Years, make that decades ago while shopping at Streetlight Records in San Jose, I recall a punk album spoofing the “San Jose is Growing Up” theme title “San Jose is Throwing UP.” That reminded me of the original slogan- which rings more true than then. San Jose is finally getting some real big developments downtown.
This became especially evident as I was walking around Saint James Park in Downtown San Jose. A giant crane (apparently operated by the company Bigge based on the signage) was setting up a huge crane.
I saw an opportunity to get some nice silhouettes of the base of the crane being assembled. First I whipped out my 100mm lens, the longest lens I had in my bag. It so happened that I had my newish Sigma Contemporary 150-600mm in the car so I headed to go grab it.
On my return I noticed a unique juxtaposition with the steel base of the frame of the crane assembly and the iconic Bank of Italy (or as the kids now call it Bank of America) building. Depending on the framing, it looked as though the crane was dwarfing the tower of the BOA building, but that’s only an illusion based on my location.
I did a little research, but am not sure what’s being built on the spot. But it looks like it’s gonna be tall whatever it is!
Truth be told, I was really out testing a new lens. I had just received a Sigma 150-600mm Contemporary lens and wanted to get a few test photos with my Sony A7RII and MC-11 kit. Uncharacteristically the weather here in Silicon Valley has been very wet and I had little chance to play.
So I made a quick trip to the Alameda side of Oakland Estuary, a spot with great views of the Port of Oakland with all the containership and tugboat traffic.
But being a weekend- there wasn’t too much going on.
So I headed over to Alameda’s “Booze Alley” a row of alcohol themed businesses facing past the old NAS runway with spectacular views of the San Francisco skyline. I was just in time for the sun to drop past the almost finished Salesforce Tower (tallest building on the West Coast- or so I have read.) Standing on a bit of concrete debris I was able to get my new large lens over the fence in the Faction Brewing Company parking lot.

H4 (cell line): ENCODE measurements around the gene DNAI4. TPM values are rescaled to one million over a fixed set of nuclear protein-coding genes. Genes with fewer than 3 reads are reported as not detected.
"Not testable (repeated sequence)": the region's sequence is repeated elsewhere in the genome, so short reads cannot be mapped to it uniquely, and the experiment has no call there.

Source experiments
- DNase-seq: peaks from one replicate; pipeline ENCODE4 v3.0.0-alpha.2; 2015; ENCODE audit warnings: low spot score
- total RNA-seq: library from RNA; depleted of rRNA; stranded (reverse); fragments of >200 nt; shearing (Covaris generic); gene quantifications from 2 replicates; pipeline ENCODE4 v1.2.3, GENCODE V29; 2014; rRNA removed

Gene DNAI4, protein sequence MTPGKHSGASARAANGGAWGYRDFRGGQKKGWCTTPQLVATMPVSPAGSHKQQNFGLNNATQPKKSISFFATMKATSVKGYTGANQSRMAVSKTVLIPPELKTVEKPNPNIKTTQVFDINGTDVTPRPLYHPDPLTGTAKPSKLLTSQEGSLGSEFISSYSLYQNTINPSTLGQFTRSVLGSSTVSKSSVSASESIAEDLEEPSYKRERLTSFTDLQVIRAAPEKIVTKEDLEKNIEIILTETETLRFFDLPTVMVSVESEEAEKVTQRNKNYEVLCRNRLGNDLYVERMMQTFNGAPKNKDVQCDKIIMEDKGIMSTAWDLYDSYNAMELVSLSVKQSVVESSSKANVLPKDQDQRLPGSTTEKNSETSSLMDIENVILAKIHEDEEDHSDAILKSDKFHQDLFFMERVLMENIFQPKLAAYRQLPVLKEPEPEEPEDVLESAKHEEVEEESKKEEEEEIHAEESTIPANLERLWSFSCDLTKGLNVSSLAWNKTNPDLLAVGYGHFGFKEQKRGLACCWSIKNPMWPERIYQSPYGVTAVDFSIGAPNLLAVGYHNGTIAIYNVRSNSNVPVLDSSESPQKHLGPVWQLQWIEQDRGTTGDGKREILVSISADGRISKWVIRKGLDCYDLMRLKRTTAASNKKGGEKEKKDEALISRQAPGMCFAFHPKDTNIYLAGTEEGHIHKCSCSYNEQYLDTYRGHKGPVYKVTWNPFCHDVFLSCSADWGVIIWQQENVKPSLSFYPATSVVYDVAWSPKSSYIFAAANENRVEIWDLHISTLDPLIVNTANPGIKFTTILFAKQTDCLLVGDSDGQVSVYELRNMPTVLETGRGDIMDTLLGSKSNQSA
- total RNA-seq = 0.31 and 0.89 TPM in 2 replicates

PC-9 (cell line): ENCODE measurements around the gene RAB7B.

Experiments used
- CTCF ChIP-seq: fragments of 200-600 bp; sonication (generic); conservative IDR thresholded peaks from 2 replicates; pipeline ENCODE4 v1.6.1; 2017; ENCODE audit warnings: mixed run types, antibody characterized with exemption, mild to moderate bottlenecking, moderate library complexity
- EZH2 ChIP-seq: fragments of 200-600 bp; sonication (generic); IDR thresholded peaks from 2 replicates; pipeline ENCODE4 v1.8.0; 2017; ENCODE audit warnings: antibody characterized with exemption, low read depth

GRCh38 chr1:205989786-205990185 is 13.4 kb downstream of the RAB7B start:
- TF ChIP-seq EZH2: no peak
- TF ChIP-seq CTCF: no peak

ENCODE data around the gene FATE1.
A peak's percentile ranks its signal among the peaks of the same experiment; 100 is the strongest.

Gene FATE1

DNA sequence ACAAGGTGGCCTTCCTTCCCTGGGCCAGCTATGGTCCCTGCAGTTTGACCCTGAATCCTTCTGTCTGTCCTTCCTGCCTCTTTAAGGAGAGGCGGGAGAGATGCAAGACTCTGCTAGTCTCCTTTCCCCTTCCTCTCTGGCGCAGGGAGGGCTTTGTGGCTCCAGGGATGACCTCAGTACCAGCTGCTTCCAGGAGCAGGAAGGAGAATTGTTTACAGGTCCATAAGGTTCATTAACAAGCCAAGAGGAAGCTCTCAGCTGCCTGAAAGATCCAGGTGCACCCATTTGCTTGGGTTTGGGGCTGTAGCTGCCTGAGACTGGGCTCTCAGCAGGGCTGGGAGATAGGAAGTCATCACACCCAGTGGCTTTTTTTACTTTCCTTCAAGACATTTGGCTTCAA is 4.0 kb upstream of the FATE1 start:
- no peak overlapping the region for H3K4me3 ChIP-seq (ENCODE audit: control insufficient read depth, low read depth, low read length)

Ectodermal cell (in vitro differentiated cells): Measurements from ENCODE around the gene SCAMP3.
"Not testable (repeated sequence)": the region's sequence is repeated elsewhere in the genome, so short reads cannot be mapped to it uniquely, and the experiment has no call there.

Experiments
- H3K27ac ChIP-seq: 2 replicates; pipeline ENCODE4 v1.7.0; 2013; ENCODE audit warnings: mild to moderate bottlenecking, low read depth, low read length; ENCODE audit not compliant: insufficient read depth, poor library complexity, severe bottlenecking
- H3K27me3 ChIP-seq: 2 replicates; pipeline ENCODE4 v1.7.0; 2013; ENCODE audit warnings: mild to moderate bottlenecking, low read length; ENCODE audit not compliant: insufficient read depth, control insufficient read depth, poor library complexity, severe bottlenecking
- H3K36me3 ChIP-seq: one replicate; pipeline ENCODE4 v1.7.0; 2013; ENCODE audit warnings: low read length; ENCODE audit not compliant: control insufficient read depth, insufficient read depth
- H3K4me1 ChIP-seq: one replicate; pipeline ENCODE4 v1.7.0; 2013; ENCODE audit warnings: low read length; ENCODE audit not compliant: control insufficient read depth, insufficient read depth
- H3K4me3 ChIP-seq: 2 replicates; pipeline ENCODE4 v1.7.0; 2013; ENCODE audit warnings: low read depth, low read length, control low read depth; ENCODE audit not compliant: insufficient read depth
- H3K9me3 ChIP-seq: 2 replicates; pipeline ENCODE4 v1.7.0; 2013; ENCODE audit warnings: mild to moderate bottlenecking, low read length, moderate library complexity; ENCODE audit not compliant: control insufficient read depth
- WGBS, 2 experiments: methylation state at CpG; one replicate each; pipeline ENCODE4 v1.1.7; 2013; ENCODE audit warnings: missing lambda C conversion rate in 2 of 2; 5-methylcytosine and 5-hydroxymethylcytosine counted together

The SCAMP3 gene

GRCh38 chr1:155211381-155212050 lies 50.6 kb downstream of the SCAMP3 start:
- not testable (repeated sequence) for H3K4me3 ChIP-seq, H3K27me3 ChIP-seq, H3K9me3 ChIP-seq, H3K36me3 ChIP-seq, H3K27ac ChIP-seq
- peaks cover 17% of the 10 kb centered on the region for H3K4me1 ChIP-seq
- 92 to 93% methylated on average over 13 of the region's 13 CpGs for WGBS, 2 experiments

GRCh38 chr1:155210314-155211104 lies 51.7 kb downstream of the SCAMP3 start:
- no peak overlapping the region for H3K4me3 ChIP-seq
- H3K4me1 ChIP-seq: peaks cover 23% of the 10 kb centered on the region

I made a point of framing for type- leaving room on the sides or top hoping for a future magazine or book cover.
After the sun went down, I drove further along the waterfront on the old decommissioned base and managed to get a few long exposures in.
I still have to pinch myself. Did this really happen? Right before the official opening of the new Eastern Span of the Oakland – San Francisco Bay Bridge a friend let me in with his special access.
We drove around on an almost empty bridge free of all but construction and CHP traffic. We stopped pretty much wherever we wanted. Nights we could even set up our tripods right in the middle lane of the bridge and make long exposures.
My friends at Oakland Magazine previously got me press access onto the Bay Bridge on a wet and windy night to document the LED art installation. We could setup our tripods for this access, which was nice. But since there was still auto traffic, the bridge shook and long exposures were fruitless.
I could have kept shooting there for weeks if they let us. These are the views photographers like me find so beautifully frustrating: so beautiful, yet unattainable. It’s what we see stuck in traffic and think if only I could just park my car and pull out my camera.
My parting shot was a long exposure disturbed by a CHP call to “leave now” minutes before the official opening.